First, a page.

Construction costs for the City Springs project have been set in stone at a maximum of $180,057,353 by Holder Construction in a deal approved by the Sandy Springs City Council.

A new illustration of the main theater planned in City Springs’ performing arts center.

A crowd of about 45 people showed up before the council meeting Feb. 16 to see the latest designs of the City Springs project’s performing arts center and open spaces. The images included a smaller “studio theater” that will double as the future City Council chamber.

“The space is clean and modern in its depiction, as opposed to a traditional government center look,” said project architect George Bushey.

“I’m looking forward to getting it finished and sitting in one of those balcony seats one day,” said City Councilman John Paulson, referring to images of the future arts center’s main theater.

City Springs is under construction on Roswell Road at Johnson Ferry Road and Mount Vernon Highway. Intended as the heart of a new downtown district, City Springs will include a new City Hall, a performing arts center, privately built multifamily housing, retail space and various types of public parks. The complex is still slated to open in late 2017.

Holder was able to begin building the project months before the final construction costs were set thanks to a method called “construction manager at risk.” The $180 million cost includes Holder’s fee. The city has budgeted nearly $223 million for the project, which includes some reserves as well as some tax money the city is seeking state permission to use in upgrading the design.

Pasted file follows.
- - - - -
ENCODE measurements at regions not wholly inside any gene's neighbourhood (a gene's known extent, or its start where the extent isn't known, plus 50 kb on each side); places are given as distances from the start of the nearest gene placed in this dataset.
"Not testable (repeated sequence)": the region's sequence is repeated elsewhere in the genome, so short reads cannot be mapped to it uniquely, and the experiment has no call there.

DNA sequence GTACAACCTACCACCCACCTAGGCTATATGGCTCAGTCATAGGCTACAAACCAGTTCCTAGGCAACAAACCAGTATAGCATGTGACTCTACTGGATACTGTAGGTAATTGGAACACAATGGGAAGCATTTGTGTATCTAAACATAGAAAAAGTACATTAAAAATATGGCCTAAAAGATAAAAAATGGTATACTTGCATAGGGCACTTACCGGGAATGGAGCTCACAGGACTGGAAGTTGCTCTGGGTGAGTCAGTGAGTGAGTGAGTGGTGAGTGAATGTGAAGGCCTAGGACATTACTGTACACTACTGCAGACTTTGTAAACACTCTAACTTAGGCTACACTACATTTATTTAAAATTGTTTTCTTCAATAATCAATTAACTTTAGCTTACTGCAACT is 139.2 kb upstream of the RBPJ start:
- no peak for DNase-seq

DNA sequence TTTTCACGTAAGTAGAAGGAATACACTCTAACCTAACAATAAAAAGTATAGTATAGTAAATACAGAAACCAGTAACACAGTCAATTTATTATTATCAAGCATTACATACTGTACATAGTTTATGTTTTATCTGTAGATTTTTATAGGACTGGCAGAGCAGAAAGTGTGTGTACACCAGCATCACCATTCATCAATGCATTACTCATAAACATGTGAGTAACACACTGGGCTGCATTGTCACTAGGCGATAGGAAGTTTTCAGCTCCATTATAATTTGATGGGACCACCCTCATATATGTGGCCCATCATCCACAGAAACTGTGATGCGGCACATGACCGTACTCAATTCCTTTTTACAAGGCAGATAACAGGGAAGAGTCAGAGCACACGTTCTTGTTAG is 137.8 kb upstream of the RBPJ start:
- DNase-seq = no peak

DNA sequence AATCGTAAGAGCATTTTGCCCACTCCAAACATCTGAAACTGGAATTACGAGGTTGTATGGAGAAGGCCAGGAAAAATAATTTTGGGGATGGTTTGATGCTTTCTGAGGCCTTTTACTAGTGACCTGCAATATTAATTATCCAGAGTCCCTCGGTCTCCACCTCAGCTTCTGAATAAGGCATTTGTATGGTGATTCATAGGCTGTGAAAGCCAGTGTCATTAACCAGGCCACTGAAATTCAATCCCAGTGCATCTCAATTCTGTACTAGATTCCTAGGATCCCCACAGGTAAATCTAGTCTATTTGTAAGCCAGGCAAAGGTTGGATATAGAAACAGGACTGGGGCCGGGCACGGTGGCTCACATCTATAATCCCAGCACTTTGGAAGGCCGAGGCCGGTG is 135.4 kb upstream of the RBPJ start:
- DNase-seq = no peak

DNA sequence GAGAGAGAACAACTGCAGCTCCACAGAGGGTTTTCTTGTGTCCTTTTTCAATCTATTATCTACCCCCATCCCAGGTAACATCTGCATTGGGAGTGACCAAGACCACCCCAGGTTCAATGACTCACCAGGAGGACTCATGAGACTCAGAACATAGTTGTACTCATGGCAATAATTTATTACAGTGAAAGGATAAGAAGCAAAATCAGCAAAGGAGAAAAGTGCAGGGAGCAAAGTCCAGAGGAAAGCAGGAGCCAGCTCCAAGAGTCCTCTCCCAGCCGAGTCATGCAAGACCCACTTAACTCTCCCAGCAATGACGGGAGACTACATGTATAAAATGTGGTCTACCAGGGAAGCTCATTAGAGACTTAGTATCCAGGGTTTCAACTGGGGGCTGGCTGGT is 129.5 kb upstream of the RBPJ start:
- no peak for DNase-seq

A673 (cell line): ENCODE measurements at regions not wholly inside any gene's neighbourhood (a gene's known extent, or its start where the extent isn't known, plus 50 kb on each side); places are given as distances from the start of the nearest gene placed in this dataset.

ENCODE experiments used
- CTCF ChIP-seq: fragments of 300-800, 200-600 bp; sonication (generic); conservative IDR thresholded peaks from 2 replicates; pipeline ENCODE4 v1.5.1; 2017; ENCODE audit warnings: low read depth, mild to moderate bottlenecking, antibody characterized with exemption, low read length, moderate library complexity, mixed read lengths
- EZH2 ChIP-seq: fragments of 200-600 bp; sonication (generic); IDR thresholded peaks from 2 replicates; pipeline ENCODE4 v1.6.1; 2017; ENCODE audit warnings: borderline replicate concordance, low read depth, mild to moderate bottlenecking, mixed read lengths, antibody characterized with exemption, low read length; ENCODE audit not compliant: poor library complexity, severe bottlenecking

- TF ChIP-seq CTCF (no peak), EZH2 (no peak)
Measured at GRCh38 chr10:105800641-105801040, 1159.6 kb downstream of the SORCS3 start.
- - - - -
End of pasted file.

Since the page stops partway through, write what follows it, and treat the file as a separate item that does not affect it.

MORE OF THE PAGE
Holder will stick to its “guaranteed maximum price” by shrinking some budget line-items while increasing others, a process that is already happening. Holder recently boosted some costs to improve the future City Hall’s security and added a “rose petal ceiling” to the performing arts center lobby, according to a budget presentation by City Manager John McDonough.

Among the items “deferred” to free up funds is a park planned on a triangle of land across Roswell Road, where vacant storefronts and Magic Mike’s auto shop now stand. The park and a related plan to turn part of it into a traffic roundabout are already stalled due a state agency declaring Magic Mike’s as historic.

By removing the park’s line item for now, Holder gets $2.5 million to spend elsewhere on City Springs.
But that park deferral is a tweak, not a permanent cut.  “We fully intend to do that project,” McDonough said. The funds, he said, likely will be restored in coming months when some other line item shrinks.

John Ruch

John Ruch is an Atlanta-based journalist. Previously, he was Managing Editor of Reporter Newspapers.

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